Did you know its National Insect week? the perfect time to go out for a bug hunt with the Bug Safari from my Living world.
The set contains, all the tools for a trainee bug hunter or entomologist.
Field lens also known as a loupe you can get close and admire the insects without disturbing them, this little magnification lens is perfect for looking closely at your subjects.
Bug Tongs, these look a little like a large pair of scissors, but have a pot on the end, perfect for capturing your bugs for closer examination.
Magnifying pot, as the name suggests this great little pot means you can look close up at the insects you find.
Tweezers, these can be used for larger insects like beetles, but be careful not to hurt them or pick them up by the wings.
Paint Brush, and this indeed looks a little odd in the kit. The accompanying book explains that instead of using it for painting, you can use it to sweep delicate insects into your magnifying pot or bug tongs.
Finally the set includes a guide on insects, what to look for, how to use each item in your bug safari kit, and even some useful websites for you to find more information.
So with our Safari Kit, camera, the boy and I set off round the garden to see what we could find. I had spotted some small black beetles earlier in the day sunning themselves on the roses so we decided that was a good place to start.
We struck gold with our first insect. We found a tiny cricket sitting just waiting to be caught in our bug tongs. Once safely transferred to the Magnifying pot we were able to see this fascinating little creature in great detail. The boy was very excited about using the field lens, as he said it worked extra well for him as a glasses wearer. He could move it to the right distance for him to see the cricket in great detail. We looked at the bands on the crickets antenna, his mouth parts and even his eye colour, before returning him safely to finish sunning himself on the flowers.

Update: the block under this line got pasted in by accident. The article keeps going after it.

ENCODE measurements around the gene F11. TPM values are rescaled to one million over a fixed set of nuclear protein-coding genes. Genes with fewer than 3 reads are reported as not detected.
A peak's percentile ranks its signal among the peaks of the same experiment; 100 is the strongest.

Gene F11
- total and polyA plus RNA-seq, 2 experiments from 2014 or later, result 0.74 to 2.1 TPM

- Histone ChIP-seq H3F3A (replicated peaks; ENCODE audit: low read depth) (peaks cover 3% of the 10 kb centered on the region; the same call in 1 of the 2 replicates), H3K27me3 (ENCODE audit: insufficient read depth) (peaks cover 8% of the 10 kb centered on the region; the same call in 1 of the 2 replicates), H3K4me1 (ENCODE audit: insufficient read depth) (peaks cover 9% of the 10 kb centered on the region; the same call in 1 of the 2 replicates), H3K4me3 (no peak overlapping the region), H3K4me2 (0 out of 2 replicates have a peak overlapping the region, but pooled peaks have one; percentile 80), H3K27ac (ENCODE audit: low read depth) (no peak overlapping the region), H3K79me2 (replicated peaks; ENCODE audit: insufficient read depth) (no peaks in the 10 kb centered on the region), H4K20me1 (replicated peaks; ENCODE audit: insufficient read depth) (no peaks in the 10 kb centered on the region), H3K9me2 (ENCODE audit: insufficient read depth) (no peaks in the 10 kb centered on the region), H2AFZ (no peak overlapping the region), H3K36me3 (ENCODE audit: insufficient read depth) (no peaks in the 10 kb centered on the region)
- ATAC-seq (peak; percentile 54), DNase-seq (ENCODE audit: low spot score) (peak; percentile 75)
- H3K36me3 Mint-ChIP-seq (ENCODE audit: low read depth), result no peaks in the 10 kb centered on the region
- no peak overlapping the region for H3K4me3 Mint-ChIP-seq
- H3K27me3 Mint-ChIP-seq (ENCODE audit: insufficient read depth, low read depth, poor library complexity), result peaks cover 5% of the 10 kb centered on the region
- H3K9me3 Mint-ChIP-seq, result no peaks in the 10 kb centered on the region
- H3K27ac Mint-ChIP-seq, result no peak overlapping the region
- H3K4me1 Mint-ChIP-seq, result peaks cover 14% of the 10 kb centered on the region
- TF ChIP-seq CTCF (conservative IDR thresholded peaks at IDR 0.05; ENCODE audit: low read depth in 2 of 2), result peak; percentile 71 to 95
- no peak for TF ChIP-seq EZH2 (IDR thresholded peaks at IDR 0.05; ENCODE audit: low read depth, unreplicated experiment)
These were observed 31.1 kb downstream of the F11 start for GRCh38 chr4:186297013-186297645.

Next the strawberry patch where you can guarantee to find woodlice, and ants. the boy was able to look at these easily without disturbing the frantic movements. The boy has already put the lens on a lanyard so he can explore the garden for insects without having to carry it. He loved the tongs although they did need a bit of getting used to, and the magnification pot is perfect for having a 360 degree view of your bugs.
The boy said he enjoys this set, and I am sure the little field lens will get plenty of use. The boy also said he enjoyed hunting for bugs, and looking at them in detail. While I think the Bug Safari is a little expensive for the contents at RRP £9.99, I think the tools are well made and will be useful for school projects in the future.
If you want to find out more about National Insect week have a look online at this website, and don’t forget to pop your insects safely back where you found them!
Disclaimer were sent this set for the purpose of review the opinions remain our own and have not been altered.